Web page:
Candidates must submit quarterly finance reports to the Federal Election Commission by Friday. Other Republican candidates, including state Rep. Jason Conger, R-Bend, and Portland businessman Sam Callahan, have not publicly announced their fundraising totals.
In the race for Congress in Oregon’s 2nd district, neither Rep. Greg Walden, R-Hood River, nor his primary challenger, Klamath County Commissioner Dennis Linthicum, have touted their fundraising hauls in advance of the Friday deadline. Walden, an eight-term incumbent who listed more than $1.5 million cash on hand in his most recent FEC filing, starts with a large money advantage.
Walden’s fundraising filings paint a picture of the heightened national profile that comes with being part of the Republican leadership in the House of Representatives. In November 2012, the GOP caucus selected Walden as chairman of the National Republican Congressional Committee, which is responsible for electing as many Republicans as possible to Congress, making him the fifth-ranking Republican in the House.
This increased visibility, as well as his advancing seniority on the House Energy and Commerce Committee, has allowed Walden to broaden his appeal outside Oregon. In 2000, the first time he ran for reelection, 86 percent of Walden’s contributions from individual donors came from inside Oregon, according to figures from watchdog organization the Center for Responsive Politics. This percentage has decreased steadily over time, to 84 in 2002, 82 in 2004, 78 in 2006, 75 in 2008, 73 in 2010, and 60 in 2012.
Over the same period, Walden’s haul from individual donors has ballooned from $265,000 to more than $903,000.
This campaign cycle, the in-state, out-of-state split is 50-50.
“As the members become more senior, the people who give become more eager to give to them,” said Michael J. Mablin, an expert on money in politics and a professor of political science at the University of Albany in New York. “There’s no question that in general, members’ fundraising sources do change as they gain power. Contributors who are seeking out power look for those members.”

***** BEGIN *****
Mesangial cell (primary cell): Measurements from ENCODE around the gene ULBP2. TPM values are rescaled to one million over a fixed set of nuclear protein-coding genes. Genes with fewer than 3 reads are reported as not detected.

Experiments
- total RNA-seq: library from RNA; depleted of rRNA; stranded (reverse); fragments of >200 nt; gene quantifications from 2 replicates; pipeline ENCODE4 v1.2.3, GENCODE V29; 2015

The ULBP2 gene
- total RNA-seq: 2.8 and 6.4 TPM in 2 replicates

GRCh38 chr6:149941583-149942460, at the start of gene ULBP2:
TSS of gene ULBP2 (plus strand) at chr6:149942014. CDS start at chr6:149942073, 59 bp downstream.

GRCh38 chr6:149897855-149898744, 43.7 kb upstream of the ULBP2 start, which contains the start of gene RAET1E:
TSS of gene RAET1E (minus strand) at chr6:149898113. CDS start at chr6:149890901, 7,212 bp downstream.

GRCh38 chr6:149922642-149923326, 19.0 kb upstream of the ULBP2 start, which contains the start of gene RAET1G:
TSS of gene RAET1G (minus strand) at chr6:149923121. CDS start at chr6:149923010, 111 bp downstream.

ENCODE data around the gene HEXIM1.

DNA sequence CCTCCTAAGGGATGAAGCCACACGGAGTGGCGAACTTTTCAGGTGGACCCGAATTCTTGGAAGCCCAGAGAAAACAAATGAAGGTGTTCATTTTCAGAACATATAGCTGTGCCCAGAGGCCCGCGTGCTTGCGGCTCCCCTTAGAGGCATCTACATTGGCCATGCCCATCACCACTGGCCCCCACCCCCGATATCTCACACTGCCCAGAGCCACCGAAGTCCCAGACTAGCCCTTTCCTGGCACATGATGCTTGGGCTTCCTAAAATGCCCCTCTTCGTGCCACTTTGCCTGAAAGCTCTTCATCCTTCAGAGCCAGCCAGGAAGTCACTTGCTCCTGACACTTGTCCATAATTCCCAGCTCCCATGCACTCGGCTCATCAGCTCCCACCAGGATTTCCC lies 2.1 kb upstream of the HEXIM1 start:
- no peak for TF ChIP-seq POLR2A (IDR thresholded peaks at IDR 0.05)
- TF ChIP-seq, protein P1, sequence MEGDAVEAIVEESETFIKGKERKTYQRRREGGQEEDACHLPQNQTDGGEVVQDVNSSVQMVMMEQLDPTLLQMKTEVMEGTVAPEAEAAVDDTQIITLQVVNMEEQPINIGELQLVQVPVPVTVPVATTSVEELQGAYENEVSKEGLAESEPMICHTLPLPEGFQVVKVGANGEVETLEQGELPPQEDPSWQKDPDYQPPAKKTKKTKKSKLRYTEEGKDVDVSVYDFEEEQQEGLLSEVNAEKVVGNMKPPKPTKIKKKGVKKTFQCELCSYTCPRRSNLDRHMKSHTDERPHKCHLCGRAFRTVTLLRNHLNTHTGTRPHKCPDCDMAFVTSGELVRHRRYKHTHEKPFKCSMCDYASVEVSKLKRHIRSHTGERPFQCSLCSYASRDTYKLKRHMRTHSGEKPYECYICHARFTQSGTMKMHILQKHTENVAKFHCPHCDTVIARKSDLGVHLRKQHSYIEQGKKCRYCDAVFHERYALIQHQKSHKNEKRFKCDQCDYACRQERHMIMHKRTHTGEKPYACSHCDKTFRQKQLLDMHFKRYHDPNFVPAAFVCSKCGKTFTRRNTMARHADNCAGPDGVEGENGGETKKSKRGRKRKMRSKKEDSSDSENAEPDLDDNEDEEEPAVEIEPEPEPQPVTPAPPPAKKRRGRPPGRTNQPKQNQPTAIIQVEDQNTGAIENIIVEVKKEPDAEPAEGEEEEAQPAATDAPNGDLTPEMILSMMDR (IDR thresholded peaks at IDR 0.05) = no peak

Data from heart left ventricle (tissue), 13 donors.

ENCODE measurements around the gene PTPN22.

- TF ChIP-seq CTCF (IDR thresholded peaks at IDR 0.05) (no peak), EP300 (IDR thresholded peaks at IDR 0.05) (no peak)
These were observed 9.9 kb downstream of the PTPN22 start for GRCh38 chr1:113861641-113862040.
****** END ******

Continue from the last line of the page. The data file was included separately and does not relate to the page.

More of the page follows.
By comparison, House Speaker John Boehner, R-Ohio, drew 93 percent of his $423,000 in individual contributions from within Ohio in 2000. By 2010, when he became speaker, only 36 percent of his $3.2 million haul came from Ohio donors. House Majority Leader Eric Cantor, R-Va., has seen his in-state donor percentage drop from 66 percent in 2002 to 26 percent in 2012.
“Leaders in politics are bigger draws than rank and file,” said Paul Herrnson, executive director of the Roper Center for Public Opinion Research and a professor of political science at the University of Connecticut. “Rank and file are often not that visible in their district, and they’re not that visible on the national stage.”
The influx of out-of-state cash doesn’t mean a member of Congress has become out of step with the concerns of the voters that elected him or her, Herrnson said.
“Generally, someone who has made the party leadership has been re-elected many times, so they are in sync with their districts’ voters,” he said.